Guilt, filth and responsibility

June 10, 2022
  • Sergey Zenkin


Sergey Zenkin explains the current moral and political isolation of Russia as a new rise of the archaic idea of defilement, and opposes against it an active civic responsibility
Destroyed russian military equipment in Bucha, 2022. Source: Wiki Commons
The war between Russia and Ukraine has triggered arguments about collective guilt: does it exist at all? How does it emerge? And how can you get over it – if not by a specific practical action, then at least at the level of general moral attitudes and inner work? Abstract reflection on such questions is difficult now with the casualties, suffering and losses mounting every day; however, it’s necessary for the future, perhaps even the near future.

First and foremost, the leaders of the Russian state, its propagandists and people directly servicing the war machine are to blame for the cruel and senseless aggression against Ukraine. But it’s easy to rationalize the guilt of other, ordinary people living in Russia, reproaching some for complicity and passive collaborationism and others for the fact that, though they’re against the war, they didn’t do enough to prevent it (or perhaps they tried but failed, they weren’t powerful enough – is this their fault?). Not only adults are brought into the orbit of evil, but also children, whom the authorities look at as a reserve for their policies and sometimes even directly use for propaganda (for example, as extras in militaristic performances).
"Those who left Russia can’t avoid the accusations either, since after all they previously lived there and indirectly but in fact were part of the processes that led to the catastrophe."
Perhaps not without blame are those who were born and have lived all their lives abroad but have relatives in or other connections to Russia: they constitute the “Russian world,” in whose name the aggression is being justified. Even long-dead people can be accused of something – for example, classic writers and other figures of Russian culture are charged today with crimes committed allegedly on behalf of that culture…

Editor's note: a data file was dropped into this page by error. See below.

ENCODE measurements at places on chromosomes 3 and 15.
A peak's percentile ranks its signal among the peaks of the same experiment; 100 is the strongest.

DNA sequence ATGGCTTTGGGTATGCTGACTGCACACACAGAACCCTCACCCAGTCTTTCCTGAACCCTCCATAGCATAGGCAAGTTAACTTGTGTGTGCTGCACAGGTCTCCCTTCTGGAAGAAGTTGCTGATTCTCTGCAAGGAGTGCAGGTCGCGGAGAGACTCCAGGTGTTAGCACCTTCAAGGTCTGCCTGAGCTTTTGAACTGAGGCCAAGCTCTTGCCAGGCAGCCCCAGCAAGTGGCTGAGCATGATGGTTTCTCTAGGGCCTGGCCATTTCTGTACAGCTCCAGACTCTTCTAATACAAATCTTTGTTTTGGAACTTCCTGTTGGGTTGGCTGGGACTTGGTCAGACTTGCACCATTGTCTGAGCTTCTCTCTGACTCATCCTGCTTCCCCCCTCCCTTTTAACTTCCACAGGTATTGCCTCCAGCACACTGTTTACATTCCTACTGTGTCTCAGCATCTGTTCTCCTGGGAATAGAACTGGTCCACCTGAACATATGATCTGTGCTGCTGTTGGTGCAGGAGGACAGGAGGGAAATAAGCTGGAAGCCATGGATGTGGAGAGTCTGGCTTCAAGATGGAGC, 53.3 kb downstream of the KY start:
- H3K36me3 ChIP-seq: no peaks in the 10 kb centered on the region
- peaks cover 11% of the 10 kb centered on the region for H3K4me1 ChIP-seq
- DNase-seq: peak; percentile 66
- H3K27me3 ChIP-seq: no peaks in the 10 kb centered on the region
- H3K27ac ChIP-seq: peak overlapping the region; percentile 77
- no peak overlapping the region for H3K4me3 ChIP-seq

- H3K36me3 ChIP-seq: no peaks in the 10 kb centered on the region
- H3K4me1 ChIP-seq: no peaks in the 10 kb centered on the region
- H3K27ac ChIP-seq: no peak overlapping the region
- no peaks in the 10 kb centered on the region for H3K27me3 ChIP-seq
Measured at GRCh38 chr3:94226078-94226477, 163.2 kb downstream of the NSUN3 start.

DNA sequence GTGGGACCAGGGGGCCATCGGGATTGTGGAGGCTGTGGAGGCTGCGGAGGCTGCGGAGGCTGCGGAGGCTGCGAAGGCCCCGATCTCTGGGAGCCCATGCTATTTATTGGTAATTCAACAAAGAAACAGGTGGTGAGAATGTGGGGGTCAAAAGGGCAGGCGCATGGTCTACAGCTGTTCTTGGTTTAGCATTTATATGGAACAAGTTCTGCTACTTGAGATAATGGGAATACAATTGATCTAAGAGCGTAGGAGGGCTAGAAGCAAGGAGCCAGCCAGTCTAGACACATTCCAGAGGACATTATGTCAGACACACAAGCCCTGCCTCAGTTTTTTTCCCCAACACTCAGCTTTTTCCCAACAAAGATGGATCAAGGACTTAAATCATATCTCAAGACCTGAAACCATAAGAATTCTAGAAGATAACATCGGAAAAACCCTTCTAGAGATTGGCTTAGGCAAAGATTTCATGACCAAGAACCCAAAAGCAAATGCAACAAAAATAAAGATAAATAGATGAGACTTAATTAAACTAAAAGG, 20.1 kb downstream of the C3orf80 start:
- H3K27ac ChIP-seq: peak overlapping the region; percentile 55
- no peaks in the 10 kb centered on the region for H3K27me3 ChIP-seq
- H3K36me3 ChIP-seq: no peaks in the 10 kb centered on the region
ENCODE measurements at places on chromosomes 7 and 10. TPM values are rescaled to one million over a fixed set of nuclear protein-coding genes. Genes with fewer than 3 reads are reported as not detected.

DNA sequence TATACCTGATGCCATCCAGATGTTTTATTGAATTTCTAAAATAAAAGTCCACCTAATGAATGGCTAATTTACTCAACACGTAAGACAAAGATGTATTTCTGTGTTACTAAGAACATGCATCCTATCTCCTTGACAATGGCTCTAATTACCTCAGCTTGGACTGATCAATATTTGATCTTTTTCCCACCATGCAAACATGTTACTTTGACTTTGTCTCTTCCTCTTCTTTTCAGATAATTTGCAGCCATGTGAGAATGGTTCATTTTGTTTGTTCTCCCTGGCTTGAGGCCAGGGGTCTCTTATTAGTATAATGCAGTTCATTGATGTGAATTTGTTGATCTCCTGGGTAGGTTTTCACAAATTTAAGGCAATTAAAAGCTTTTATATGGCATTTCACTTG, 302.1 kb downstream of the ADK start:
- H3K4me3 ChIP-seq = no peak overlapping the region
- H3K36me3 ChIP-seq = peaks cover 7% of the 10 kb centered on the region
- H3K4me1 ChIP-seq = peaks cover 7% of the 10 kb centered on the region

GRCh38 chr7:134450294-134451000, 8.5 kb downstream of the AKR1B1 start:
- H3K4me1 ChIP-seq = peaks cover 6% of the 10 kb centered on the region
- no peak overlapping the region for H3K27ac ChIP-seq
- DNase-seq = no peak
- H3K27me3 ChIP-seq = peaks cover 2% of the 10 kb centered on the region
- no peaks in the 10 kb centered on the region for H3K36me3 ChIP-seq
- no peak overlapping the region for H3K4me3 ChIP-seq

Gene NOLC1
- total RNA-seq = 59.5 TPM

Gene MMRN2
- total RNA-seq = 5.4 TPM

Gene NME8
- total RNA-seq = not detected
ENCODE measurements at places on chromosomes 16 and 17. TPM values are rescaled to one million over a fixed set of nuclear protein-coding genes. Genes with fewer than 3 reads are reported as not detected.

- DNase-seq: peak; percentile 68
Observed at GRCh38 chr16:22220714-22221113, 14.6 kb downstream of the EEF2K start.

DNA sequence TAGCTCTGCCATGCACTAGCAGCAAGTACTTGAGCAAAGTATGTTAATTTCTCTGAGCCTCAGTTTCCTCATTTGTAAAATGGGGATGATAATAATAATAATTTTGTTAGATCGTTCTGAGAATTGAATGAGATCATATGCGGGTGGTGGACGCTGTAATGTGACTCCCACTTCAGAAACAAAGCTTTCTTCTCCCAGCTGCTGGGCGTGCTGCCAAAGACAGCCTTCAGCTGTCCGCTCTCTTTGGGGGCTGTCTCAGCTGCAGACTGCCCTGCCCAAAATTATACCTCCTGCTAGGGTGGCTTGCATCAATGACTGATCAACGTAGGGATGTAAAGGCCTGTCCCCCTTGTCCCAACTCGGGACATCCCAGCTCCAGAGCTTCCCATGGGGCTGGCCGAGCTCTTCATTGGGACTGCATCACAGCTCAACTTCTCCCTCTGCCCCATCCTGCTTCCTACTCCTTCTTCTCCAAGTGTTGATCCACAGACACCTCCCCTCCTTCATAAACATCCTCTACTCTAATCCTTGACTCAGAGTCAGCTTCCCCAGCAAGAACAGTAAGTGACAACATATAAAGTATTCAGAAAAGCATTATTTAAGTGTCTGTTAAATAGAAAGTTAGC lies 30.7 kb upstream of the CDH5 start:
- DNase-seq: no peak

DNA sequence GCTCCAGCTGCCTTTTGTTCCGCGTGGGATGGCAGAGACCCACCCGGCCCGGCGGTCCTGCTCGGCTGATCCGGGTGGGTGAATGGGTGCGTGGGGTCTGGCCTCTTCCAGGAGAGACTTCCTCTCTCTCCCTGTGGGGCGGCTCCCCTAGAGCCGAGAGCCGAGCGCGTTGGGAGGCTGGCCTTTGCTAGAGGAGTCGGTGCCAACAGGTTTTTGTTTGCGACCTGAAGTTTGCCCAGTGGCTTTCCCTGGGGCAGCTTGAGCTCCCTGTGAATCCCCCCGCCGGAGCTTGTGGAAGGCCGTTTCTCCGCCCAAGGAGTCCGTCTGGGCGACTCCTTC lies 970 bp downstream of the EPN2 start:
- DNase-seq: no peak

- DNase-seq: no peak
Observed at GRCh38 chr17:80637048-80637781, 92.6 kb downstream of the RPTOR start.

This seems like a vicious, absurd logic, which can lead only to a rotten infinity: the stream of mass accusations will stop nowhere but only unfurl outward. Yet ready to follow this logic are not only impetuous social media warriors, but also serious institutions, communities and states, which are breaking off all relations with Russia (which itself isn’t lagging behind, withdrawing from one international agreement after another). It’s hard to argue with this cruel, wartime logic, which hits indiscriminately – it’s convincing in its own way. Still, this isn’t the logic of guilt as such, but of something else.

Everything Russian is “toxic” today: here is an expressive, new word that explains a lot about what is happening. Toxic literally means “poisonous,” something that is dangerous to come into contact with. The severing of ties with Russia is not necessarily due to hatred toward or a desire to punish the country; in many cases (for example, in the business sphere) it’s rather a fear of getting oneself dirty, of ruining one’s reputation. It’s as if some evil substance has contaminated the whole country, and contact with it leaves behind an unclean stain, which, in turn, can make those who come into contact with it “toxic.” This is a very ancient view of evil: in the words of French philosopher Paul Ricœur, ”every evil is symbolically a stain. The stain is the first “schema” of evil”. And from the religious tradition there is a word that expresses such an archaic idea of evil: “filth.”
An anti-Russian slogan on Aleksey Tolstoy's book The Road to Calvary (Хождение по мукам), Powstańców Warszawy Street, Gliwice, Silesian Voivodeship, Poland, March 2022. Source: Wiki Commons